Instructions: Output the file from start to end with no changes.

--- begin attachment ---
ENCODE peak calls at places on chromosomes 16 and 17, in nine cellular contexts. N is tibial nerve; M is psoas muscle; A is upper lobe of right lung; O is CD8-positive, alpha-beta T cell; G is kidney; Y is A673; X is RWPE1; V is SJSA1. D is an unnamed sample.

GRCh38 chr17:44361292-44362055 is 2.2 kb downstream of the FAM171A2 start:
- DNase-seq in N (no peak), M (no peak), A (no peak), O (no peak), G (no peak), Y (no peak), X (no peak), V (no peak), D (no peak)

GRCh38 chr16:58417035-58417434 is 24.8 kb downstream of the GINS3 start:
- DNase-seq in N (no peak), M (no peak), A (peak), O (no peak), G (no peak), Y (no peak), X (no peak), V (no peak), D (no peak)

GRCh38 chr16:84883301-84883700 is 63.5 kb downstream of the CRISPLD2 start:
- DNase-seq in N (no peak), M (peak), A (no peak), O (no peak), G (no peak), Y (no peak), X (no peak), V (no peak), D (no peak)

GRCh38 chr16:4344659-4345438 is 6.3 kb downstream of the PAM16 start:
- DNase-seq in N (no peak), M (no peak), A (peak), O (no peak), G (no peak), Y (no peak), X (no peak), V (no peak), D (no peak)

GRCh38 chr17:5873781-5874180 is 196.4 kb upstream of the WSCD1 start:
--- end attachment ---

ENCODE peak calls at places on chromosomes 16 and 17, in nine cellular contexts. N is tibial nerve; M is psoas muscle; A is upper lobe of right lung; O is CD8-positive, alpha-beta T cell; G is kidney; Y is A673; X is RWPE1; V is SJSA1. D is an unnamed sample.

GRCh38 chr17:44361292-44362055 is 2.2 kb downstream of the FAM171A2 start:
- DNase-seq in N (no peak), M (no peak), A (no peak), O (no peak), G (no peak), Y (no peak), X (no peak), V (no peak), D (no peak)

GRCh38 chr16:58417035-58417434 is 24.8 kb downstream of the GINS3 start:
- DNase-seq in N (no peak), M (no peak), A (peak), O (no peak), G (no peak), Y (no peak), X (no peak), V (no peak), D (no peak)

GRCh38 chr16:84883301-84883700 is 63.5 kb downstream of the CRISPLD2 start:
- DNase-seq in N (no peak), M (peak), A (no peak), O (no peak), G (no peak), Y (no peak), X (no peak), V (no peak), D (no peak)

GRCh38 chr16:4344659-4345438 is 6.3 kb downstream of the PAM16 start:
- DNase-seq in N (no peak), M (no peak), A (peak), O (no peak), G (no peak), Y (no peak), X (no peak), V (no peak), D (no peak)

GRCh38 chr17:5873781-5874180 is 196.4 kb upstream of the WSCD1 start: